In the midst of a state of national emergency, hundreds of Technion students volunteer to support the elderly and others in need, as nationwide measures are taken to counter the COVID-19 pandemic.

The Technion Student Association (TSA) has rapidly mobilized the many students who are volunteering time and energy to minimize the human cost of COVID-19 in Israel. Hundreds of Technion students are contributing their time and skills to help those most affected by the crisis.

In late February and early March 2020, around 15 students were self-quarantined in the dorms of Technion City. Many of these don’t have family in Israel. The TSA rapidly stepped up to support them by staying in contact, providing food and helping in a variety of other ways. Since then, the Students Association has also been actively involved in ensuring that students are not affected academically by COVID-19, in particular as the entire Technion has switched to online platforms.

Rapidly, most of Israel’s population moved into lockdown. This led to a number of TSA initiatives of social support. Several of these include a close collaboration with Haifa’s Welfare Department. Many senior citizens who are currently self-isolating suffer from loneliness, practical difficulties, and other quarantine-related issues. The TSA obtained a list of elderly people from Haifa’s Welfare Department and over one hundred Technion students are maintaining contact with people on the list, calling them regularly to alleviate their sense of isolation and checking to make sure they are alright. If necessary, they pass on specific problems and requests to the appropriate entities.

More than 150 Technion students have joined up to provide meals to elderly citizens in need, many of whom previously picked up their meals in person but cannot do so during the coronavirus pandemic. Volunteers help pack the food and physically distribute the meals throughout the Haifa region.


Another project which the TSA is coordinating with Haifa’s Welfare Department involves donating computers to the city’s children and students. Since children are expected to continue their education remotely, those that do not have computers are unable to participate and are forced to stop studying. For years, the TSA has run a project whereby old Technion computers are fixed and upgraded by student volunteers and donated to Technion students. This project has been extended so that Haifa’s school children and students can receive computers and pursue their education remotely. Technion’s Faculty of Computer Science has generously donated a large number of computers and TSA volunteers are also contacting high-tech companies and other potential donors. The volunteers personally deliver the computers to the homes of eligible recipients.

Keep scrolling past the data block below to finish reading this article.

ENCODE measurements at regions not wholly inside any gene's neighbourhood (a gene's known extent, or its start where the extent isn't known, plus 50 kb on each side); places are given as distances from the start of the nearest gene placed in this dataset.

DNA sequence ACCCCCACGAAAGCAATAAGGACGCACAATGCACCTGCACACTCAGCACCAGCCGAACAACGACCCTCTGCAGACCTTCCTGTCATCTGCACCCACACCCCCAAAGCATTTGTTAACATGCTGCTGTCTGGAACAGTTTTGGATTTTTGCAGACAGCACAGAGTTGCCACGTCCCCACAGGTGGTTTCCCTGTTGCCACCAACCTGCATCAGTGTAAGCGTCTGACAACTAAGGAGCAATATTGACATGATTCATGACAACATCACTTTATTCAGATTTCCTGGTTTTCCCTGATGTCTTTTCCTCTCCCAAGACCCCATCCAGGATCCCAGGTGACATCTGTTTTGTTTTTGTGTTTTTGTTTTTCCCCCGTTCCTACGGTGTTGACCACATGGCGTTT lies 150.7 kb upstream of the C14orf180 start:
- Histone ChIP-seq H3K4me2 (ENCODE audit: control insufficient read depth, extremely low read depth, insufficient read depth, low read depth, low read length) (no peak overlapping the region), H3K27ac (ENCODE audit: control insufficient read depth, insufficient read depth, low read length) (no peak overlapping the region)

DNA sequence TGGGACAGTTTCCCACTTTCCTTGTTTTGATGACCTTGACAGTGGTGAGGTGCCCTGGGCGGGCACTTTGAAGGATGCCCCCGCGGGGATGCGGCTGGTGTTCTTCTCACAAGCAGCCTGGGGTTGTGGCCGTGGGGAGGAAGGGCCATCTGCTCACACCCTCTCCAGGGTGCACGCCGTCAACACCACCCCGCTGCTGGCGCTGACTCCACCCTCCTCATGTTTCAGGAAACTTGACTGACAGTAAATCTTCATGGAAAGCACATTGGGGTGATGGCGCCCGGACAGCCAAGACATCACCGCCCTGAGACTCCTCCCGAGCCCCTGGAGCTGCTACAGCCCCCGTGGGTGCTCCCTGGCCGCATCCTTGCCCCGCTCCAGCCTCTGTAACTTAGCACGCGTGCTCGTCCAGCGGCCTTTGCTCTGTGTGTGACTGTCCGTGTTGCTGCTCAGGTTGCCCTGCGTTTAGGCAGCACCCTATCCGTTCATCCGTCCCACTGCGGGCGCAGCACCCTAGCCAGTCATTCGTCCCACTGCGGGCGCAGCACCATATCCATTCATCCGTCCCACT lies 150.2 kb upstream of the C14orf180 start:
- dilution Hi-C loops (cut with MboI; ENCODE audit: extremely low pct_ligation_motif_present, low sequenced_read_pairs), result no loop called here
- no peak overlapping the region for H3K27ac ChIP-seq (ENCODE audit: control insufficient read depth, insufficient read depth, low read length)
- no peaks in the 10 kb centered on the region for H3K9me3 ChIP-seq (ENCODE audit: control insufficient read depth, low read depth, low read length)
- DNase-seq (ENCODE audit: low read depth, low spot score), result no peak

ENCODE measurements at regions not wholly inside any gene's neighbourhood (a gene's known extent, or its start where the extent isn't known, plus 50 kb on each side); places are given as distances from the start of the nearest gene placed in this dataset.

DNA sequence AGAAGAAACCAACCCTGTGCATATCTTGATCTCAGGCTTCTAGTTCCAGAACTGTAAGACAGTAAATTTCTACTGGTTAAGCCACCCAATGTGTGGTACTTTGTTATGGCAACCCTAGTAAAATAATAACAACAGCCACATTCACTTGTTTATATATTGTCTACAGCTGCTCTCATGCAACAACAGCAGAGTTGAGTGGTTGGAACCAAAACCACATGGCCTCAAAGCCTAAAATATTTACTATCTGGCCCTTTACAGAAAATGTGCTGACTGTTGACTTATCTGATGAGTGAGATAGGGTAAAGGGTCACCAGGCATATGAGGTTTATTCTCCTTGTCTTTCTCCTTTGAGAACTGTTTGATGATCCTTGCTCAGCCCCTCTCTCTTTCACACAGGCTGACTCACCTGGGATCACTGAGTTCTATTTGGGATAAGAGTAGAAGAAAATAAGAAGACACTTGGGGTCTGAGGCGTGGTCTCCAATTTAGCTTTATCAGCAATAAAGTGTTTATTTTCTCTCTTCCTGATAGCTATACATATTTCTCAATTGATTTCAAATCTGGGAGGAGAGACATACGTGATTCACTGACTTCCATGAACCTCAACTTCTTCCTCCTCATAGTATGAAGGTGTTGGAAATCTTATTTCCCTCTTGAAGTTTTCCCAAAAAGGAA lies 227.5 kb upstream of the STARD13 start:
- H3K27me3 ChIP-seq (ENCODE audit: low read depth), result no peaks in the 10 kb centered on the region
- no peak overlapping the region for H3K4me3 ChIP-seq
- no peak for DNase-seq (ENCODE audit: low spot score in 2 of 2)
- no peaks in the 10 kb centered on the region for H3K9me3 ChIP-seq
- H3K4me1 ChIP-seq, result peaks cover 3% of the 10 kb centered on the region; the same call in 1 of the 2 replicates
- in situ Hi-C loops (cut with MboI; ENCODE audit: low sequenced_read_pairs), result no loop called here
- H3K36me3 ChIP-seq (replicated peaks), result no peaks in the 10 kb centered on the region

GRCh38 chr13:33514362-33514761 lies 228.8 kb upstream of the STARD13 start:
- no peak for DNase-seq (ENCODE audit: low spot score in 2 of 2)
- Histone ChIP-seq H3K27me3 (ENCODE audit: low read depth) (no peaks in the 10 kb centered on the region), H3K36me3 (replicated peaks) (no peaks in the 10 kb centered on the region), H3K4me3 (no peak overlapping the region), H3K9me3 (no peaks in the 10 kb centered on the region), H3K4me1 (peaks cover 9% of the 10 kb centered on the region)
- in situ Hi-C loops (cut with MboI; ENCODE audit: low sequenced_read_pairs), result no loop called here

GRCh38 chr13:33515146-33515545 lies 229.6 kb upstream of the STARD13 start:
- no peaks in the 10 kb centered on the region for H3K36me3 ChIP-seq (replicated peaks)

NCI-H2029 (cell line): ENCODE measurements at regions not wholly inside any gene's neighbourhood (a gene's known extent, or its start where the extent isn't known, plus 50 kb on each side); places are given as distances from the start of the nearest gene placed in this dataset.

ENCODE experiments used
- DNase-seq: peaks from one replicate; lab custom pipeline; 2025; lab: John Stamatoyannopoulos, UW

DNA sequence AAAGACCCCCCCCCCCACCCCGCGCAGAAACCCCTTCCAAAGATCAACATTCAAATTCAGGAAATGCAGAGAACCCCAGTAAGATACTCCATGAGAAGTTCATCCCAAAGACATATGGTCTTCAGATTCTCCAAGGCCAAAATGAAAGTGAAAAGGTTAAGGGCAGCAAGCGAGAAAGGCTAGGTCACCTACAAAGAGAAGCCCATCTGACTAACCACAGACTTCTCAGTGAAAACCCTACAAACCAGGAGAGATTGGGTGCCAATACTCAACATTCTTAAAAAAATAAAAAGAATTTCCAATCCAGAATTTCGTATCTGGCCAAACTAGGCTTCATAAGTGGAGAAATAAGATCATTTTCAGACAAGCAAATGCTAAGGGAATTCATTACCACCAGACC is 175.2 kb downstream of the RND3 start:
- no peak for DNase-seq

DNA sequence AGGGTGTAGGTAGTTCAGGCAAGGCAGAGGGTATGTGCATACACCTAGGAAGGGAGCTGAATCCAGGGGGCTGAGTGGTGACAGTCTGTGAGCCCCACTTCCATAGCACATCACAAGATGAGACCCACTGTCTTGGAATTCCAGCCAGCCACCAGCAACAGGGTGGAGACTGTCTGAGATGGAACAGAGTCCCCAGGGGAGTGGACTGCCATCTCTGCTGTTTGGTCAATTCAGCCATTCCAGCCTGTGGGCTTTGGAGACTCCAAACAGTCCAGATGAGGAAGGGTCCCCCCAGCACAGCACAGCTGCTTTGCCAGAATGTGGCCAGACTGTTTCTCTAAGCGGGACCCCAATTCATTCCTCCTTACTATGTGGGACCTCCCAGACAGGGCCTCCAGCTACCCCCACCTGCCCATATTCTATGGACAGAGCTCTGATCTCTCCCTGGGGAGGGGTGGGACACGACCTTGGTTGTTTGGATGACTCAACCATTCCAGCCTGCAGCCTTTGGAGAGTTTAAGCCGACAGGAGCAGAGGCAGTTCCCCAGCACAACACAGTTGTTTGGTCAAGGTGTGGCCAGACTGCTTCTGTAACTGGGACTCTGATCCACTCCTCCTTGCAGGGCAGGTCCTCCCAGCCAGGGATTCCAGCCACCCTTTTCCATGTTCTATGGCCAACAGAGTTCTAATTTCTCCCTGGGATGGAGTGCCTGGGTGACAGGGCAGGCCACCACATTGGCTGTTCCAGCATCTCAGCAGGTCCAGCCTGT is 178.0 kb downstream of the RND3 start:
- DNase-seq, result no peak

“As Technion students, we understand the importance of education and we want to ensure that everyone has an equal opportunity,” says Linoy Nagar Shaul, Chair of the Technion Students Association, adding that other cities in northern Israel have also approached them to join the computer donation project.

Several impressive initiatives involve medical students at Technion’s Rappaport Faculty of Medicine led by TSA Medical Students Chair Yael Avraham Ahrak. Among other projects, they are volunteering to staff an ad hoc school for the children of doctors working at Haifa’s Rambam Health Care Campus. Since doctors are even more overworked than usual these days, schools are closed, and grandparents need protection, caring for the doctors’ children is a national priority.

Technion medical students are also volunteering with Magen David Adom (Israel’s Red Cross) at the drive-through COVID-19 testing station in Haifa, as well as testing people in their homes. They were trained at the Faculty of Medicine and at the MDA station in Haifa and have been certified to carry out the testing.

In a project led by Dr. Lilach Dolev, medical students are also helping out at Clalit Health Fund clinics, taking on tasks such as triage at the entrance to the clinics and equipping possible Coronavirus patients with protective gear. They also assist in the clinics’ call centers, responding to queries that can be handled by phone. Under the leadership of doctoral student Omer Shkadi, a group of Technion doctoral students is volunteering in virology labs in order to speed up the processing of COVID-19 tests. Medical students will also soon volunteer in Rambam’s mental health clinic – an initiative of Dr. Vered Tal.

During this unsettling period, medical students are also volunteering to keep in touch with Holocaust survivors and senior citizens through the Foundation for the Benefit of Holocaust Victims.

In addition, the TSA is organizing a blood drive on campus and is planning other activities to alleviate the plight of everyone affected by the current crisis. Indeed, in the midst of this global catastrophe, the involvement of Technion’s students in so many crucial outreach projects – despite the fact that they are busy with their academic obligations – shows how this cloud also has a silver lining.